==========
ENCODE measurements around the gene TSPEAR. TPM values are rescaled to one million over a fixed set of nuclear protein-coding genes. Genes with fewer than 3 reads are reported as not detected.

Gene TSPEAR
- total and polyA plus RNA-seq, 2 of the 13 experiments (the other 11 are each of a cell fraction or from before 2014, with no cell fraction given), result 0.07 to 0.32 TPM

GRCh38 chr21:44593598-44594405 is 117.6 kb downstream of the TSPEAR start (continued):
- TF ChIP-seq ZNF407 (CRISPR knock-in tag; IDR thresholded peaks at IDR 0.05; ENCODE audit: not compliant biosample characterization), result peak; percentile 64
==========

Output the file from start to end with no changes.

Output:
ENCODE measurements around the gene TSPEAR. TPM values are rescaled to one million over a fixed set of nuclear protein-coding genes. Genes with fewer than 3 reads are reported as not detected.

Gene TSPEAR
- total and polyA plus RNA-seq, 2 of the 13 experiments (the other 11 are each of a cell fraction or from before 2014, with no cell fraction given), result 0.07 to 0.32 TPM

GRCh38 chr21:44593598-44594405 is 117.6 kb downstream of the TSPEAR start (continued):
- TF ChIP-seq ZNF407 (CRISPR knock-in tag; IDR thresholded peaks at IDR 0.05; ENCODE audit: not compliant biosample characterization), result peak; percentile 64